Motorists injured by exploding airbags made by Japanese supplier Takata often look like they have been stabbed or shot, CNN reported, citing police who responded to emergencies involving the potentially deadly airbags.
In September 2013, Police who first arrived at the scene of a minor car accident in Alhambra, Calif., thought that the driver, Hai Ming Xu, had sustained a gunshot to the face.
But Mr. Hai wasn’t the victim of foul play. He was simply maneuvering his 2002 Acura TL in the parking lot of a restaurant where he worked when he accidentally struck the wall of an adjoining building. The collision was minor, but the results were deadly. The airbag exploded with such force that it blasted parts of the metal airbag container at Mr. Hai’s face, fatally wounding him.
In Orlando, Fla., driver Hien Thi Tran also received fatal wounds to her head and neck when the Takata airbag in her vehicle exploded, blasting shards of metal and plastic into the cabin. Ms. Tran survived for three days after the accident before succumbing to her injuries at a local hospital.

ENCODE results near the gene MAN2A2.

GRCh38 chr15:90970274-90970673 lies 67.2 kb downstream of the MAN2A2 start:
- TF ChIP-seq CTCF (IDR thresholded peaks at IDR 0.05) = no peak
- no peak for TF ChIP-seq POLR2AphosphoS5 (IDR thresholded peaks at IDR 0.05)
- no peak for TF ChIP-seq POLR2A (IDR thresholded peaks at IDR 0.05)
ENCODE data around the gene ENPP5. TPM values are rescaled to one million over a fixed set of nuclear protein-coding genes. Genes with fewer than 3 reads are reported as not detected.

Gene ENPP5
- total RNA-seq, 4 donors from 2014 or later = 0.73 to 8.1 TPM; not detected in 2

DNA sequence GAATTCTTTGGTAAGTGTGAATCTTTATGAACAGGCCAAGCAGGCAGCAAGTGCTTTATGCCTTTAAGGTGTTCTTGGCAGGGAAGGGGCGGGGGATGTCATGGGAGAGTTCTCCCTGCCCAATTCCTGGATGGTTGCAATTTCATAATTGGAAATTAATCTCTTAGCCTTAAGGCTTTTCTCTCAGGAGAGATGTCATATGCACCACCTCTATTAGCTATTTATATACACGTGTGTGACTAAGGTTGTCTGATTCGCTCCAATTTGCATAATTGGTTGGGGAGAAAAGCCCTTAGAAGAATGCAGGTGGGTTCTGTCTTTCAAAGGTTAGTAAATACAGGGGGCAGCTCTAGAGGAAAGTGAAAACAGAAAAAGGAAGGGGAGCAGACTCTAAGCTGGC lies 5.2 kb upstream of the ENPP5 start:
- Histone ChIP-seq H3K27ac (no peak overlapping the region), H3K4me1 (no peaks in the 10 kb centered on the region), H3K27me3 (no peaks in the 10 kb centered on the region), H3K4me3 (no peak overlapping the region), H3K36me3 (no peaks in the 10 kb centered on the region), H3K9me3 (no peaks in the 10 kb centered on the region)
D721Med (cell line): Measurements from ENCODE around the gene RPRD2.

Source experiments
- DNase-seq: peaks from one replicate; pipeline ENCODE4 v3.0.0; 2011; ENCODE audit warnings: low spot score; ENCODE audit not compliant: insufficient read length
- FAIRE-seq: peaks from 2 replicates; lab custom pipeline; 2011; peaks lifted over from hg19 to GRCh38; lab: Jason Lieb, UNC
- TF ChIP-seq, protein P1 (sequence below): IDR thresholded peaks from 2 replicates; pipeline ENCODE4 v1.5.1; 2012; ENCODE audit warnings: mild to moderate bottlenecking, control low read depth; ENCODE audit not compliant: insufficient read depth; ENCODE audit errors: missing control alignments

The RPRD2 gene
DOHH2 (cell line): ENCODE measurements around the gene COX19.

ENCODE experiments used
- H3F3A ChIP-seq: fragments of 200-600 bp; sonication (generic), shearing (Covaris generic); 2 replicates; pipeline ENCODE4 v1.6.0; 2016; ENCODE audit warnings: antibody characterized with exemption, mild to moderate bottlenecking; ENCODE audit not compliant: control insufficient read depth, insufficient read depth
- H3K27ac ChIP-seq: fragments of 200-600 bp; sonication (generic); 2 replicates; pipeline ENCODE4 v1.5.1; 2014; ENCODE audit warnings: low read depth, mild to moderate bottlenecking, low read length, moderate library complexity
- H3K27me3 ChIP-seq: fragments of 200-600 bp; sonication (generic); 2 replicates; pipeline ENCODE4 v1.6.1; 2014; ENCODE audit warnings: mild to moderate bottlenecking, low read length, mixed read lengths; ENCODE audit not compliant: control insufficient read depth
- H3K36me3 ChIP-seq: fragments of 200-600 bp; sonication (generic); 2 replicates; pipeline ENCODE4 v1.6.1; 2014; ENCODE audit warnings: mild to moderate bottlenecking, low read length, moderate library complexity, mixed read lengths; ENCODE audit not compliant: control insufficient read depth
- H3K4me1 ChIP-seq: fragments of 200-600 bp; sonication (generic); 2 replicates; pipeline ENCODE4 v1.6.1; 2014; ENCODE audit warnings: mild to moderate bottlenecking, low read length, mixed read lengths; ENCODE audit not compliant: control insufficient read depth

Police investigating Ms. Tran’s death were initially so certain that she had been had been attacked with a knife that, according to a lawsuit filed by her family, their investigation honed in on a “person of interest.”
According to CNN, it wasn’t until the results of her autopsy were released in November that investigators learned the cause of her death were the metal and plastic airbag fragments embedded in her neck.
Police and court records also show that Ashley Parkhma died in a similar way in Midwest City, Okla., in 2009, as did Gurjit Rathore in Richmond, Va., on Christmas Eve 2009. Both victims were fatally injured by Takata airbags deploying with explosive force. Nine others in the U.S. survived serious injury from the exploding airbags, according to the Center for Auto Safety, including two people who suffered loss of vision from metal shrapnel hitting them in the eye.